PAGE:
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Hassan v. City of New York

United States Court of Appeals for the Third Circuit

January 13, 2015, Argued; October 13, 2015, Opinion Filed

No. 14-1688

Opinion

 [*284]  OPINION OF THE COURT

AMBRO, Circuit Judge

TABLE OF CONTENTS

I. INTRODUCTION

II. BACKGROUND

A. Plaintiffs' Allegations

1. The Program

2. Reports and Informational Databases

3. Fall-Out from the Program's Disclosure to the

Public

B. [**5]  District Court

III. STANDING

A. Injury-in-Fact

B. Fair Traceability

C. Redressability

IV. CONSTITUTIONAL CLAIMS

A. Equal-Protection Claim

1. Do Plaintiffs Plausibly Allege Intentional

Discrimination?

i. Plaintiffs Plausibly Allege a Surveillance

Program with a Facially Religious

Classification.

ii Intentional Discrimination Does Not Require an

Invidious Motive.

2. Is the Alleged Discrimination Nonetheless Legally

Justified?

i. Level of Scrutiny

ii. Evaluation of Means and Ends

B. First-Amendment Claims

V. CONCLUSION

I. INTRODUCTION

Plaintiffs appeal the dismissal of their civil-rights suit against the City of New York (the "City"). They claim to be targets of a wide-ranging surveillance program that the New York City Police Department (the "NYPD") began in the wake of the September 11, 2001 terrorist attacks (the "Program"). Plaintiffs allege that the Program is based on the false and stigmatizing premise that Muslim religious identity "is a permissible proxy for criminality, and that Muslim individuals, businesses, and institutions can therefore be subject to pervasive surveillance not visited upon individuals, businesses, and institutions of any other religious faith or the public at large." First Am. [**6]  Compl. ¶ 6 (the "Complaint" or "Compl."). They bring this lawsuit "to affirm the principle that individuals may not be singled out for intrusive investigation and pervasive surveillance that cause them continuing harm simply because they profess a certain faith." Id. ¶ 8.

In its narrowest form, this appeal raises two questions: Do Plaintiffs—themselves allegedly subject to a discriminatory surveillance program—have standing to sue in federal court to vindicate their religious-liberty and equal-protection rights? If so, taking Plaintiffs' non-conclusory allegations as true, have they stated valid claims under the First and Fourteenth Amendments to our Constitution? Both of these questions, which we answer yes, seem straightforward enough. Lurking beneath the surface, however, are questions about equality, religious liberty, the role of  [*285]  courts in safeguarding our Constitution, and the protection of our civil liberties and rights equally during wartime and in peace.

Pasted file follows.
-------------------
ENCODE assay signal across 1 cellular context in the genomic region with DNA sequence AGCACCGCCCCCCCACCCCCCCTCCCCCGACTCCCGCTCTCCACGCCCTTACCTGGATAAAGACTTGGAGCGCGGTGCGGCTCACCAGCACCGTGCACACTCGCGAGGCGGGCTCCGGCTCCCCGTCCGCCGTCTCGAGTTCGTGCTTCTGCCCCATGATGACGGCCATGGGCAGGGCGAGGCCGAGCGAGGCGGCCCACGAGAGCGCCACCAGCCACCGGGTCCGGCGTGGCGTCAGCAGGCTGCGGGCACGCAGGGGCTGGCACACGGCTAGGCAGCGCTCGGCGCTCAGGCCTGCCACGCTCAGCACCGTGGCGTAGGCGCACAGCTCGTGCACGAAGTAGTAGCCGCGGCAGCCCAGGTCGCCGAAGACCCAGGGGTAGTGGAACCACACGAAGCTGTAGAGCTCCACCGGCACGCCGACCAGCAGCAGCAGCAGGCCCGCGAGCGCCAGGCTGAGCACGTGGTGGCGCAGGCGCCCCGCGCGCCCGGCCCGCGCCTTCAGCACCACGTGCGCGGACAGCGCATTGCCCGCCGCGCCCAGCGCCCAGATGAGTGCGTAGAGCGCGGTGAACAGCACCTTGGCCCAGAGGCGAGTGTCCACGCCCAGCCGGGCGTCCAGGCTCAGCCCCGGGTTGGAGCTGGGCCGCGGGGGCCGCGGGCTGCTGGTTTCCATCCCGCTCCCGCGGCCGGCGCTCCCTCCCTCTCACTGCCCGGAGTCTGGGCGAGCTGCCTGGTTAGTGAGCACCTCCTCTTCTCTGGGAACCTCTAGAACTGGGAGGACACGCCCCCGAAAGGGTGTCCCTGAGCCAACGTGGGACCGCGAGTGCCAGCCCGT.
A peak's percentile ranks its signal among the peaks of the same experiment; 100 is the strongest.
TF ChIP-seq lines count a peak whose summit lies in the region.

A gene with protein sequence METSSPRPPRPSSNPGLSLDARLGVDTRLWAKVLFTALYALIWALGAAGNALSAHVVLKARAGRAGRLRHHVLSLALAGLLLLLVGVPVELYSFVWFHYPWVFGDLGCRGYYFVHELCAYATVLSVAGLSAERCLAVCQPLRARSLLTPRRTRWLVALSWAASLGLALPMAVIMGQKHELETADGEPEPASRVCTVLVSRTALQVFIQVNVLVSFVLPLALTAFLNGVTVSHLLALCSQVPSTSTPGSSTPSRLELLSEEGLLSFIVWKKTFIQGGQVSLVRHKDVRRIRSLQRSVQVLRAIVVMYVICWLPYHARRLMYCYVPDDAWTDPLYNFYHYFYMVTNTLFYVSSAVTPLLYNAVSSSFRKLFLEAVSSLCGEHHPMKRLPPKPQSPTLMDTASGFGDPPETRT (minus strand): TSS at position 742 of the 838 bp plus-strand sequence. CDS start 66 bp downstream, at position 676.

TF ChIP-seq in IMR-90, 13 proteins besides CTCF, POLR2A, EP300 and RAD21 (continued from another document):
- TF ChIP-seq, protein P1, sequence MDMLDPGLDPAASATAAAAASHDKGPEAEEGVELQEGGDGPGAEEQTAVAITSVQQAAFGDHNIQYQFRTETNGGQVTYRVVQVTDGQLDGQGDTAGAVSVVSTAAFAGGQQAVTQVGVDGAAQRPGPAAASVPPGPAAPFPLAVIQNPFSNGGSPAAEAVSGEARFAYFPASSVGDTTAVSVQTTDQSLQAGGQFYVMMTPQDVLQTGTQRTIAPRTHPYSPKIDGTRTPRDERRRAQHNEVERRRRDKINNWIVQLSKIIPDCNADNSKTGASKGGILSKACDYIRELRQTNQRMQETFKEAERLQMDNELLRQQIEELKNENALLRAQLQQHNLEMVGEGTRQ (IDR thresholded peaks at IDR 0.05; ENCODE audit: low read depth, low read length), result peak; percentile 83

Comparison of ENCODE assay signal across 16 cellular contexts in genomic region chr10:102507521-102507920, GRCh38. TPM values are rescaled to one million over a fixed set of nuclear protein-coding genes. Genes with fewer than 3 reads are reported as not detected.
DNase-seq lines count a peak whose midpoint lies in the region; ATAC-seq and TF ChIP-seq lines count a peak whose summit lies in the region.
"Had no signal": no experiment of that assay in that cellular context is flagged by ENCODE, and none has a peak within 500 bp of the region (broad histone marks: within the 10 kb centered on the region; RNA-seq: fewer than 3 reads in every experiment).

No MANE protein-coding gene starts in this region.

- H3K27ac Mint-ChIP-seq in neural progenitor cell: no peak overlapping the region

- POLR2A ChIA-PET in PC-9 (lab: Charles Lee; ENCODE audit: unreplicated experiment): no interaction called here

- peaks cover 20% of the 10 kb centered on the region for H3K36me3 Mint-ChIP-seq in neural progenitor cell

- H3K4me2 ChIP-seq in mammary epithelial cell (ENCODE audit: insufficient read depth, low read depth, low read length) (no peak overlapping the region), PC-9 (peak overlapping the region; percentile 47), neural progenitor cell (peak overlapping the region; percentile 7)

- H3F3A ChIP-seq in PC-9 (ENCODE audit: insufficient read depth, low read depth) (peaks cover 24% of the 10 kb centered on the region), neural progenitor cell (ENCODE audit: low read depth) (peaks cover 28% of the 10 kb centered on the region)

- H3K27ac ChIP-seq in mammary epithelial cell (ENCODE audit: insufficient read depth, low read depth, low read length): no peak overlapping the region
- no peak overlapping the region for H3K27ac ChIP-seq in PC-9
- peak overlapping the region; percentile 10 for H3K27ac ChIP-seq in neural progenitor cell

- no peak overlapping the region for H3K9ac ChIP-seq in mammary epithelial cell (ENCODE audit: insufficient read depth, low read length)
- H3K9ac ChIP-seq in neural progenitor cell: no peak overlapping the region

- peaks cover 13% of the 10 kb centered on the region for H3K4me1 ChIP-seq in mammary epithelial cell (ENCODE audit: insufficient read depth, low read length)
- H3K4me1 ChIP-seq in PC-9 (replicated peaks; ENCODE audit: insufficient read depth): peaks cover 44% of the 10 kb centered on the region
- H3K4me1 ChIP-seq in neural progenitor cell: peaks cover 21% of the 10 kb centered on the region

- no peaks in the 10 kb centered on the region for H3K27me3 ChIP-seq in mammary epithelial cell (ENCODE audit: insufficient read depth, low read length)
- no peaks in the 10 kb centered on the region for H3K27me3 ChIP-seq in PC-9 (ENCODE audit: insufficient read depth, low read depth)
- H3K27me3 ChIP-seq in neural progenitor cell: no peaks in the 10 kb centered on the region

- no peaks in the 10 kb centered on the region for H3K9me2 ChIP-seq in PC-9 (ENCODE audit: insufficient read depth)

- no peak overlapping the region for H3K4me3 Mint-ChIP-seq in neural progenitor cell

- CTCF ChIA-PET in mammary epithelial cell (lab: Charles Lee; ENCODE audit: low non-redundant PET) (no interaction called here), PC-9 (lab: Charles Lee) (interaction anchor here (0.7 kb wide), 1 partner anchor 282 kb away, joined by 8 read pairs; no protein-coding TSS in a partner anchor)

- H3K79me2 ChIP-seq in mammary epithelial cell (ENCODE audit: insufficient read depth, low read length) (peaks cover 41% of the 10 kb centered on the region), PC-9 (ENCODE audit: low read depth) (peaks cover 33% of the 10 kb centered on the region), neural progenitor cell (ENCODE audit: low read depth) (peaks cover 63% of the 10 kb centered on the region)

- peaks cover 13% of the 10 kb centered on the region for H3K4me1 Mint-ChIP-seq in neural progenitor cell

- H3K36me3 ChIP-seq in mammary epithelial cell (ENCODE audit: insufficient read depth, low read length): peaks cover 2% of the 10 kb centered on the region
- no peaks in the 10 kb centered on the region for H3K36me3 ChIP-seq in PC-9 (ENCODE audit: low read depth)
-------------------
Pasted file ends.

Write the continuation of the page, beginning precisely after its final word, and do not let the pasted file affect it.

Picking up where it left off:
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804 F.3d 277 *; 2015 U.S. App. LEXIS 17776 **

SYED FARHAJ HASSAN; THE COUNCIL OF IMAMS IN NEW JERSEY; MUSLIM STUDENTS ASSOCIATION OF THE U.S. AND CANADA, INC.; ALL BODY SHOP INSIDE & OUTSIDE; UNITY BEEF SAUSAGE COMPANY; MUSLIM FOUNDATION INC.; MOIZ MOHAMMED; JANE DOE; SOOFIA TAHIR; ZAIMAH ABDUR-RAHIM; ABDUL-HAKIM ABDULLAH, Appellants v. THE CITY OF NEW YORK

Subsequent History: As Amended February 2, 2016.

Prior History:  [**1] Appeal from the United States District Court for the District of New Jersey. (D.C. Civil Action No. 2-12-cv-03401). District Judge: Honorable William J. Martini.

Hassan v. City of New York, 2014 U.S. Dist. LEXIS 20887 (D.N.J., Feb. 20, 2014)

CORE TERMS

surveillance, religious, classification, mosques, religion, allegations, discriminatory, heightened scrutiny, religious affiliation, motive, rights, intentional discrimination, intermediate scrutiny, Redressability, strict scrutiny, equal-protection, courts, organizations, monitor[ing, facially, schools, cases, discriminates, invidious, quotation, marks, injury-in-fact, conversations, intentionally, questions

Civil Procedure, Defenses, Demurrers & Objections, Motions to Dismiss, Failure to State Claim, Justiciability, Standing, Injury in Fact, Constitutional Law, Case or Controversy, Elements, Equal Protection, Nature & Scope of Protection, Fundamental Freedoms, Freedom of Religion, General Overview, Bill of Rights, Pleadings, Complaints, Requirements for Complaint, Judicial Review, Standards of Review, Governments, Courts, Judicial Precedent, Dicta, Constitutional Questions, Police Powers, The Judiciary, Authority to Adjudicate, Appeals, Reviewability of Lower Court Decisions, Preservation for Review, Free Exercise of Religion